Now — it's Santander.


Above (for consistency's sake) is Santander's logo: yes, it's a picture of a piece of shit that someone just set fire to.

Before hurling it through the window of Santander's customer fulfilment department.

Customer fulfilment. Customer fulfilment! The only thing Santander has succeeded in fulfilling is its customers' arses.

Hell, this is a bank that sends out its customer (dis)service emails in FUCKING COMIC SANS. As though they were invitations to a child's birthday party. A child's birthday party organised by drooling, subnormal parents. With a paedophile clown.

It has taken the Customer Arse Fulfilment Department since early December — a full three aching months — to process my application for a current account. During that period, the people of Egypt managed to overthrow a dictator.

Meanwhile, the people of Santander sent me seven emails.

Of these seven emails, four consisted of exactly the same message.

(All seven were written in Comic Sans. Oh so jaunty! Oh so friendly! Cripes, these emails make me feel so damn elated that they'd make me want to set fire to a piece of shit. BAARGH.)

The four identical emails? These were requests (at intervals) for ID. Reasonable enough, you might think.

Less reasonable, I'd say, when the bank was already in possession of copies of —

  • my passport
  • my driving license
  • two bank statements, 18 months apart (yes, thanks, RBS)
  • printed details of my overdraft limit
  • a recent credit card statement

— practically everything, in fact, that featured in their 'send us two of the following forms of ID' list. TWO OF THE FOLLOWING.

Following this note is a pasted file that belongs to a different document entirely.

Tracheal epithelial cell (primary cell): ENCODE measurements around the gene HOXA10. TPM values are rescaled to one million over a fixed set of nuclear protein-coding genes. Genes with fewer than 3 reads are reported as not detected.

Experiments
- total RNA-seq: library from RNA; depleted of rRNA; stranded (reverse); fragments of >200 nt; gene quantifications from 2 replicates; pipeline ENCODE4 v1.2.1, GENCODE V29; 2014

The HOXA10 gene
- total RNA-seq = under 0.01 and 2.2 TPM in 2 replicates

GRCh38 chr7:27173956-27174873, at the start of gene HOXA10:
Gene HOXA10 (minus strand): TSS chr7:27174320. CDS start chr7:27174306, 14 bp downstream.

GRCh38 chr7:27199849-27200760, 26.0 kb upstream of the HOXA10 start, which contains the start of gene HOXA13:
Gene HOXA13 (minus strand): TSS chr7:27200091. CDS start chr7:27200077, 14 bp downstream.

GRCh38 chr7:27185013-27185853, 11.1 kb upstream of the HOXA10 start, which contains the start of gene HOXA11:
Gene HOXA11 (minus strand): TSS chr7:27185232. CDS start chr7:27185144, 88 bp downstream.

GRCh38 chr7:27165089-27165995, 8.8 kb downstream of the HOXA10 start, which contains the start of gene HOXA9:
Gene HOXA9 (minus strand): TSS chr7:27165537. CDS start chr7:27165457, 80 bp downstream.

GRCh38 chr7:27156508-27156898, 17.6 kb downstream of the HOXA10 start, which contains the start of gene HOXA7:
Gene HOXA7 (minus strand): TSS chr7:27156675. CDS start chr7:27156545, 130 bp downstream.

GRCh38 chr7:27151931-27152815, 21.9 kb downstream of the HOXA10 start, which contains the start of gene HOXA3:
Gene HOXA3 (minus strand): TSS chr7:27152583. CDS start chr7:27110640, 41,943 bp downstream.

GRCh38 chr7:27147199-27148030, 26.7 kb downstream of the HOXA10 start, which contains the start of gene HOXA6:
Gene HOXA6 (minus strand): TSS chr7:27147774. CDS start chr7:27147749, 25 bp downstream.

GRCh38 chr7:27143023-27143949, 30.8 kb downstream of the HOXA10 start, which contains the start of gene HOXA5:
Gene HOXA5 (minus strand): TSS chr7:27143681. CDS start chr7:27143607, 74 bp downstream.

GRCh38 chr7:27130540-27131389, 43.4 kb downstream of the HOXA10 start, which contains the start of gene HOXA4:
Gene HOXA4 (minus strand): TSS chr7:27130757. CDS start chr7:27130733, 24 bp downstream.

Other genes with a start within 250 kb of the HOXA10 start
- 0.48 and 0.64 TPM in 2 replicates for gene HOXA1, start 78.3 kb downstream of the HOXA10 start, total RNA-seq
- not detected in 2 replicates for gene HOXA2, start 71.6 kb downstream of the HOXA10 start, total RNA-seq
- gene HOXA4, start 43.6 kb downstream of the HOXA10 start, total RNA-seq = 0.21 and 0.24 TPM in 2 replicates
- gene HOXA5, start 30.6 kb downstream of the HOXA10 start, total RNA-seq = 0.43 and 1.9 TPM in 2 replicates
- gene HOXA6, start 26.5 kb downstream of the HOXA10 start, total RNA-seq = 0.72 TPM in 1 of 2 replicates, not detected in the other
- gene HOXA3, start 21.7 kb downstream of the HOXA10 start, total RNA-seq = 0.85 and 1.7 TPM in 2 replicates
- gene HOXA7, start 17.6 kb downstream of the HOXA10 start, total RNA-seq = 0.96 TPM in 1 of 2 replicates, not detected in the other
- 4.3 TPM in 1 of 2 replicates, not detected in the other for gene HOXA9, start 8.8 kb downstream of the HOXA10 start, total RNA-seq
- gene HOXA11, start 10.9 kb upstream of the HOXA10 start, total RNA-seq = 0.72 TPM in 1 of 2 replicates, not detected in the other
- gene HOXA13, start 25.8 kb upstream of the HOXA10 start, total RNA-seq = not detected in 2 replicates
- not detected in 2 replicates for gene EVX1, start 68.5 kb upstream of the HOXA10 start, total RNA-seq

So I'd write back to them. 'Dear Santander,' I'd say, 'What more do you want from me?'

'I can confirm,' Comic Sanstander would reply, 'that your application has been received.'

Then, a little while later, I'd receive that same first email. 'We just need a bit more info,' it would announce. With a wrist-slitting kind of chiripiness.

'Dear Santander,' I could but respond, 'You already have all the fucking info (if I may be so bold) that I possess. You now know more about my finances, I dare to suggest, than I do myself. So when you say that you "need more info" and helpfully provide me with a list of suggested "info" I have already provided, are you (in fact) telling me that you have lost my info?'

'I can confirm,' would come the (touchingly personal) response, 'that your application has been received.'

And so it would proceed.

Until today. Email number seven.

'Thank you for your recent application. After careful consideration we will be unable to offer you the Santander Current Account you applied for.'

Timorously, I suggest a rewrite:

'Thank you for your near-historical application. After careless kneejerking and spasmodic panic we were about to offer you the Santander Current Account you applied for. But then some mad bloke hurled a flaming shit through our window and we were all pretty shaken up by that. So instead we took that same shit, scanned it in on our office printer (which also has a handy scanning function) and emailed it to you. HAVE A NICE DAY!!1!'


Epilogue

So now, how do you think I feel? I have wasted three months of my life on this. It's as if I'd spend three deluded months devotedly wooing some braindead minger with rotten teeth and an addiction to competitions — only to realise, with crushing simultaneity that (a) I'd been making a terrible, terrible mistake and (b) that the minger had JUST FUCKING REJECTED ME ANYWAY.

HOWL.

HOWL.

HOWL.

Related posts